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Invited Commentary
May 27, 2020

Bariatric Surgeons Should Operate on Patients With Obesity Who Are Receiving Dialysis

Author Affiliations
  • 1Department of Surgery, University of North Carolina, Chapel Hill
  • 2Department of Biomedical Engineering, University of North Carolina, Chapel Hill
  • 3Lineberger Cancer Center, University of North Carolina, Chapel Hill
  • 4Editor, JAMA Surgery
JAMA Surg. 2020;155(7):588-589. doi:10.1001/jamasurg.2020.0862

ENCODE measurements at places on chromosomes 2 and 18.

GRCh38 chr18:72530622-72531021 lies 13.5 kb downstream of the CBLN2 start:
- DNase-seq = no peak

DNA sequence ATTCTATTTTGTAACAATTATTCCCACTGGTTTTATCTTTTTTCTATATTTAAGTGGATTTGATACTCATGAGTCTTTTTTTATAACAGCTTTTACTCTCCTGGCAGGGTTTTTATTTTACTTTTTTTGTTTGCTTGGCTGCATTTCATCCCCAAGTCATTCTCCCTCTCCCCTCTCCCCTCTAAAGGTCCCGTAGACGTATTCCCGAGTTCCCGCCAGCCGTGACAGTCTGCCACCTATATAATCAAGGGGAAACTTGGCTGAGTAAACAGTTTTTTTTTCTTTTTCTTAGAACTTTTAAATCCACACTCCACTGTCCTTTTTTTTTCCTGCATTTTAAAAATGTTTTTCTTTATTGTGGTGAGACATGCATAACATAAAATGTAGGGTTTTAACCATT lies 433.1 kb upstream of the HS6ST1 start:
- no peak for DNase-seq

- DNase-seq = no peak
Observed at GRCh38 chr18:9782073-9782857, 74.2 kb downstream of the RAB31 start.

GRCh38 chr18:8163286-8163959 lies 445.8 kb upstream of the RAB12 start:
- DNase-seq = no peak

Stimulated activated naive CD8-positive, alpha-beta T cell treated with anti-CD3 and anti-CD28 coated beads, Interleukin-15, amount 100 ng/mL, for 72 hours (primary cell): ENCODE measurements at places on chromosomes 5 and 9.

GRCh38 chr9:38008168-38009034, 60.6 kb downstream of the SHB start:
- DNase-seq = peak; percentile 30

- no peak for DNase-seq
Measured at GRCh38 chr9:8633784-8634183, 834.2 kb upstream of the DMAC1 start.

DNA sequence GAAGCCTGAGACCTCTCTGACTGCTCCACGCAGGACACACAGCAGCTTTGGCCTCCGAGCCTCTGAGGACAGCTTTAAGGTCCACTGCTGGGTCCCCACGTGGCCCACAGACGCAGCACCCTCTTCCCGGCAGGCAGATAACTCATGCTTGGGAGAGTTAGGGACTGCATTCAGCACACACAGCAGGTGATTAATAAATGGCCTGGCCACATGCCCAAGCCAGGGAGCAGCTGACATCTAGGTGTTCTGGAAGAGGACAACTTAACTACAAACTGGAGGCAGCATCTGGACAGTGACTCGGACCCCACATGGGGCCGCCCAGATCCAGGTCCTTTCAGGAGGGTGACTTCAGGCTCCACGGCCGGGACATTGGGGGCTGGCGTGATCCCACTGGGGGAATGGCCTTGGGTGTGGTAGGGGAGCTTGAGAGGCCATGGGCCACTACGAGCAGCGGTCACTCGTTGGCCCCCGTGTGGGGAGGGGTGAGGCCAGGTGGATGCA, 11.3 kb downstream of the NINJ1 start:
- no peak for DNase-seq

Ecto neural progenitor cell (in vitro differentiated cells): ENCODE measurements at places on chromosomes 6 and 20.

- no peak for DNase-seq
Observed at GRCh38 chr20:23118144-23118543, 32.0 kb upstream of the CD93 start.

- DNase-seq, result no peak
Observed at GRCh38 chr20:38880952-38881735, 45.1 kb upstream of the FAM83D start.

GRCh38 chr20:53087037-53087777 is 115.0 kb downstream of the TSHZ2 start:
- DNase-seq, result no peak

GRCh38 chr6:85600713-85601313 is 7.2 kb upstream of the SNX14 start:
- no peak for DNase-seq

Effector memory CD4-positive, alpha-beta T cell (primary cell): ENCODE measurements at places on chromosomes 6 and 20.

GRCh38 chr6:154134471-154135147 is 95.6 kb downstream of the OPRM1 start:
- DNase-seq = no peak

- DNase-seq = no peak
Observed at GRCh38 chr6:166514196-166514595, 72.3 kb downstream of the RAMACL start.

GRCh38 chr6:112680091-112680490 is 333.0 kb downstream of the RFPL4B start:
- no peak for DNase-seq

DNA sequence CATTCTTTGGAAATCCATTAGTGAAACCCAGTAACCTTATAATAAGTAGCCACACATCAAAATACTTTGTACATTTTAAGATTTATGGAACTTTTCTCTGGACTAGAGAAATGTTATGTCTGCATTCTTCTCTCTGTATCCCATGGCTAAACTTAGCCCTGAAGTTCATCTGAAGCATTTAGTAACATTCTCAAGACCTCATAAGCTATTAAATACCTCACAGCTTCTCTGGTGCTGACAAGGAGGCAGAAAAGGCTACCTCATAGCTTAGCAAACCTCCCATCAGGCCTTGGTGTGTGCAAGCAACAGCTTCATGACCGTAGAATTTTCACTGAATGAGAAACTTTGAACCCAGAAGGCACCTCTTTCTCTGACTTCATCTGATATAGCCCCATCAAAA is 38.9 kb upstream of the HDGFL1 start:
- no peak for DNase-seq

The direct association of obesity with overall health is incontrovertible, including an association with increased cardiovascular disease and higher mortality rates. The health outcomes of obesity are further exacerbated in patients with end-stage kidney disease (ESKD), and compounding this problem, the one intervention that can dramatically improve life span, kidney transplant, is often not offered to these patients. Lassalle et al1 showed that patients with a body mass index (calculated as weight in kilograms divided by height in meters squared) of 31 or more were less likely to receive a kidney transplant, and inversely, for every 1-point reduction in body mass index, the likelihood of kidney transplant increased 9% to 11%. The reason why surgeons withhold kidney transplant from patients with obesity is because of an increased risk of delayed graft function, allograft loss, and patient mortality.2,3 Yet, there is a distinct survival advantage for patients with ESKD if they undergo kidney transplant, because the transplant potentially extends life by 7 to 11 years, depending on the causative mechanism of kidney failure.4 Therefore, there is a critical need for weight loss interventions for this patient population.

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